Especially because the single biggest hook for the amnesia story—the idea of watching Billy grapple with his role in the death of Frank’s family—is brushed over way too easily in this episode. Billy briefly struggles with the reveal, but almost immediately recontextualizes himself as the real victim because he thinks it’s unfair that Frank got his revenge via dishonorable maiming rather than honorable murder. It’s not unbelievable that Billy would find a way to compartmentalize his guilt about the Castles’ murder, but it’s also the least interesting narrative choice the show could make.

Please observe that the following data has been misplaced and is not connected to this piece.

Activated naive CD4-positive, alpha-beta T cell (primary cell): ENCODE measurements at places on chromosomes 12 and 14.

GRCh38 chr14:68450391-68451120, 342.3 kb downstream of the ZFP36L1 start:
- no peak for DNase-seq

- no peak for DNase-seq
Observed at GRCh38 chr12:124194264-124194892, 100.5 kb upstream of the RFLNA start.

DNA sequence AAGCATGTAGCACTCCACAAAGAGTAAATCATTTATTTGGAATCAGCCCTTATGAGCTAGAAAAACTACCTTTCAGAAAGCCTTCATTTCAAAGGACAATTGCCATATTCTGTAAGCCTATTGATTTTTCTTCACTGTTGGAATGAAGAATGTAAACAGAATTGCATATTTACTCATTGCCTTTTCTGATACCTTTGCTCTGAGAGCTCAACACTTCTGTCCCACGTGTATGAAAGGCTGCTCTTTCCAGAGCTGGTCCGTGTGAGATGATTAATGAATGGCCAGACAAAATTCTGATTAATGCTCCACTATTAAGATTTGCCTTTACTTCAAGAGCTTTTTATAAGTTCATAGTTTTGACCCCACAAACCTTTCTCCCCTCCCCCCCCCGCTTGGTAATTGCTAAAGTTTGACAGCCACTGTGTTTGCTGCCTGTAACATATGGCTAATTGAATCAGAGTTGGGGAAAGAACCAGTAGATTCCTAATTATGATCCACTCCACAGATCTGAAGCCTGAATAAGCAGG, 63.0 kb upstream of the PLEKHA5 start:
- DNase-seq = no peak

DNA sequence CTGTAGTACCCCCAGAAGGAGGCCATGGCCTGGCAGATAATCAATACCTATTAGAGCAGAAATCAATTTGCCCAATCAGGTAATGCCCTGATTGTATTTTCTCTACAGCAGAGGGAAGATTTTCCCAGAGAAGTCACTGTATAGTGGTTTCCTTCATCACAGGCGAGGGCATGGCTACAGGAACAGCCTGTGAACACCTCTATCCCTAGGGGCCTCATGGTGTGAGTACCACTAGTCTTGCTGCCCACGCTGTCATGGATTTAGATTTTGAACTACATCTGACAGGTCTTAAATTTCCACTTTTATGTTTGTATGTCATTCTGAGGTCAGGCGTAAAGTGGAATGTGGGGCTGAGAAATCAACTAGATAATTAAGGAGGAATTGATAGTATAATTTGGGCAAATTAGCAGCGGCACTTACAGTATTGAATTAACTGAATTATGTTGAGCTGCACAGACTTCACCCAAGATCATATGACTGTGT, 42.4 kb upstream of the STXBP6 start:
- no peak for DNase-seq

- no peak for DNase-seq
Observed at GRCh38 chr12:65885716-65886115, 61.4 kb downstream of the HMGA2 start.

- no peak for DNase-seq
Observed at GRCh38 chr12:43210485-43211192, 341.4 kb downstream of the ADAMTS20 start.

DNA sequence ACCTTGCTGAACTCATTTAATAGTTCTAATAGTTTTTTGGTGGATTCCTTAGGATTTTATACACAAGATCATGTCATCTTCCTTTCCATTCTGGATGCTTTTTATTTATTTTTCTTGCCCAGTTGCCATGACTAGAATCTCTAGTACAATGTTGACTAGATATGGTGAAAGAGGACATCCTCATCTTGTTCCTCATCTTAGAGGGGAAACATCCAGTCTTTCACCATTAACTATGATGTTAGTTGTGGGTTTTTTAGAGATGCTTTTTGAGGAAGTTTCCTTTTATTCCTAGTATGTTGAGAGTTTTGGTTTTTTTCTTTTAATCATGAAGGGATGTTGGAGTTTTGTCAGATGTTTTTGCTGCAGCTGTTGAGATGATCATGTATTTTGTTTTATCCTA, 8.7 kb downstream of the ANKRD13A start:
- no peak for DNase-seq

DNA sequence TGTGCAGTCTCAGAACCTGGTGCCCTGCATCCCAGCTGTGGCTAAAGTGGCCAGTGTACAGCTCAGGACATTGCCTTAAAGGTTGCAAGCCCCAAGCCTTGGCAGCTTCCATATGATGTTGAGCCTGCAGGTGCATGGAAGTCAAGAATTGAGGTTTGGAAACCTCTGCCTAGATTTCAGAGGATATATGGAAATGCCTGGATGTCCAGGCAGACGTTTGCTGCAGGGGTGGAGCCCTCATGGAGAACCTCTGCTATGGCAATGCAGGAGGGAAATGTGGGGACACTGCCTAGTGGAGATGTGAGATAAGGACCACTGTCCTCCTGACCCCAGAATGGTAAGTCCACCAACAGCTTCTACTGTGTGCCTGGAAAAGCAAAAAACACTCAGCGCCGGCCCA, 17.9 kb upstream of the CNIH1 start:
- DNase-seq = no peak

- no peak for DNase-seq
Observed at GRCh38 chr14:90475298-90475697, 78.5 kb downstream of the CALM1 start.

In a world where this season reduced Billy to a smaller role, it also would’ve had time to fill in the blank slate that is John Pilgrim. After a two episode absence, “Flustercluck” finally starts to shade in his backstory a bit. He was a riotous member of a white supremacist gang in New York until 12 years ago when he ran off with their payday, had car troubles in a small town, and wound up finding God after landing in jail for bar fight. There’s quite a lot to unpack in that story, but this episode just lays out the thinnest of frameworks as John comes back into contact with some of his old “colleagues” after Anderson orders him to put out a $5 million city-wide bounty on Frank and Amy. Hopefully the next four episodes will finally make John feel like a vital part of the season. I’m just not entirely sure why The Punisher decided to wait so long to do that.

Illustration for article titled A frustrating Punisher indicates this season might’ve put its focus in the wrong place
Screenshot: The Punisher (Netflix)